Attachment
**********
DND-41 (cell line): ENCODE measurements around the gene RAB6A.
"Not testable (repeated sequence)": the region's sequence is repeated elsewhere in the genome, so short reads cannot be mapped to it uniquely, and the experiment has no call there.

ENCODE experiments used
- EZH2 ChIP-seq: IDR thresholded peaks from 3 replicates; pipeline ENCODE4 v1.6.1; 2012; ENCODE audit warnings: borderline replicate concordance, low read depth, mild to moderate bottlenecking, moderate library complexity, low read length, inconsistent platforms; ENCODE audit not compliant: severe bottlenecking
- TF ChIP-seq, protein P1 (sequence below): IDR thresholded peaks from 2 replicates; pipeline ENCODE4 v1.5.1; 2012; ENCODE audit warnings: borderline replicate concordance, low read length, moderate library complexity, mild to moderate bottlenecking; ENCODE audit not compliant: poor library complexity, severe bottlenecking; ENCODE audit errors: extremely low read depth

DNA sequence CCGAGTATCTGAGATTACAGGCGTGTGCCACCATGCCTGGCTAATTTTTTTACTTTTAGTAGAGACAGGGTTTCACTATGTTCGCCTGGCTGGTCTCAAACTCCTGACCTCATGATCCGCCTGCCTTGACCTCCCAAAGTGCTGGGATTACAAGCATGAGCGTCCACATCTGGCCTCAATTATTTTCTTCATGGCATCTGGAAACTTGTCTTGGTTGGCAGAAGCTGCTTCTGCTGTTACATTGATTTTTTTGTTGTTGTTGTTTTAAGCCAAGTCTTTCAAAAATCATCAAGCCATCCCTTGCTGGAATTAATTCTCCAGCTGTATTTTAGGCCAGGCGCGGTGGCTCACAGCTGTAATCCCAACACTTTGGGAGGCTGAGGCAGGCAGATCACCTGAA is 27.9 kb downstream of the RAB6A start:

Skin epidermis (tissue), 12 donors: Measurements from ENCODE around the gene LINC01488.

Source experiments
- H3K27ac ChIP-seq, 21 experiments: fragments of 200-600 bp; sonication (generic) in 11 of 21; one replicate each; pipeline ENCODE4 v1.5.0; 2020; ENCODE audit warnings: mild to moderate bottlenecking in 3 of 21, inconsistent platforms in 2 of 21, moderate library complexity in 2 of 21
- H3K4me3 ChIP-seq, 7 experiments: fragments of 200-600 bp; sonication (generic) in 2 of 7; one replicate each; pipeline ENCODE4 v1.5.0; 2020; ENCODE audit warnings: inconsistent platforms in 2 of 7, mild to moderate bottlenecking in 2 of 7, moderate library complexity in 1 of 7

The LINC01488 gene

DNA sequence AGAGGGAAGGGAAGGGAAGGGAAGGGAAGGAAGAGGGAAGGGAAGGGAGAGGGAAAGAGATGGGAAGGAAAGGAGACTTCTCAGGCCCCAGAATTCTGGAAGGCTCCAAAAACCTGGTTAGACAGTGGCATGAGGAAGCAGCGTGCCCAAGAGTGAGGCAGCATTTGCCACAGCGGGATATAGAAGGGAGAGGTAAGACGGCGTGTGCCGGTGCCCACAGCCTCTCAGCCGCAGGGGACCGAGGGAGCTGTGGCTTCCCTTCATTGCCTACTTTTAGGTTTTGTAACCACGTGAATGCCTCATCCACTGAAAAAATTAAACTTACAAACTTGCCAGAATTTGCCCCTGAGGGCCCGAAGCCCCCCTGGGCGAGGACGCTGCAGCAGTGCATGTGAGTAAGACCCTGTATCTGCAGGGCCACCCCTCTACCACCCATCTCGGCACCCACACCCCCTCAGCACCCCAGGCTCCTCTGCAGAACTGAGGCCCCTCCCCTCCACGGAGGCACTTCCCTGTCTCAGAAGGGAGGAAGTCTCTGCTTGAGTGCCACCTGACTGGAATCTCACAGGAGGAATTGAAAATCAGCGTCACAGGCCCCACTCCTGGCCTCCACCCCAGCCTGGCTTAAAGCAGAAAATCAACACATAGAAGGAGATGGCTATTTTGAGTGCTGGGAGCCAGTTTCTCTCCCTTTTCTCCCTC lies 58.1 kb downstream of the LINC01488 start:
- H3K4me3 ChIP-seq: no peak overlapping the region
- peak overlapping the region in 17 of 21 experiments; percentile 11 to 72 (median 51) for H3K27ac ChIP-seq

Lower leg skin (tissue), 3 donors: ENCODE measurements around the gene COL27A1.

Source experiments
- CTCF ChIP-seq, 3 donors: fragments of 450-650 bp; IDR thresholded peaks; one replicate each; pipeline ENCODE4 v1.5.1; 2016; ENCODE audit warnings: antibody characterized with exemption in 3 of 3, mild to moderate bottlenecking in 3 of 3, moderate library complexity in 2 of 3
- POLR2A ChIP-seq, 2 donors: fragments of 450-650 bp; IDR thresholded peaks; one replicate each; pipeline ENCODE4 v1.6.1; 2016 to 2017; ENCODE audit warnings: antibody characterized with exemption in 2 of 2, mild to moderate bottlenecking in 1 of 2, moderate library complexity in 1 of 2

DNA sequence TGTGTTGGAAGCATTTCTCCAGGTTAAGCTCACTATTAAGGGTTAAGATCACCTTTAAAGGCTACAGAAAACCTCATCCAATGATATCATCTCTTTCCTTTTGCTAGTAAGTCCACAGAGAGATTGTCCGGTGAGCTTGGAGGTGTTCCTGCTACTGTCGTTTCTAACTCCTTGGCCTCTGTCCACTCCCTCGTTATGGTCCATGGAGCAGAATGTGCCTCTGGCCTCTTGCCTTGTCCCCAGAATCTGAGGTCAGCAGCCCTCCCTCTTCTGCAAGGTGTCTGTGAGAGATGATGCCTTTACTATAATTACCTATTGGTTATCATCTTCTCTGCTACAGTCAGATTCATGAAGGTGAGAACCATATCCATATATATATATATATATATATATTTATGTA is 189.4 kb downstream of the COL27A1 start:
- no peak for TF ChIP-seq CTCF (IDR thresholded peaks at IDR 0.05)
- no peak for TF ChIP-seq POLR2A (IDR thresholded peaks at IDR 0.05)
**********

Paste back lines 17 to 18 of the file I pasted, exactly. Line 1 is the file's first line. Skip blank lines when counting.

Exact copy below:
- CTCF ChIP-seq, 3 donors: fragments of 450-650 bp; IDR thresholded peaks; one replicate each; pipeline ENCODE4 v1.5.1; 2016; ENCODE audit warnings: antibody characterized with exemption in 3 of 3, mild to moderate bottlenecking in 3 of 3, moderate library complexity in 2 of 3
- POLR2A ChIP-seq, 2 donors: fragments of 450-650 bp; IDR thresholded peaks; one replicate each; pipeline ENCODE4 v1.6.1; 2016 to 2017; ENCODE audit warnings: antibody characterized with exemption in 2 of 2, mild to moderate bottlenecking in 1 of 2, moderate library complexity in 1 of 2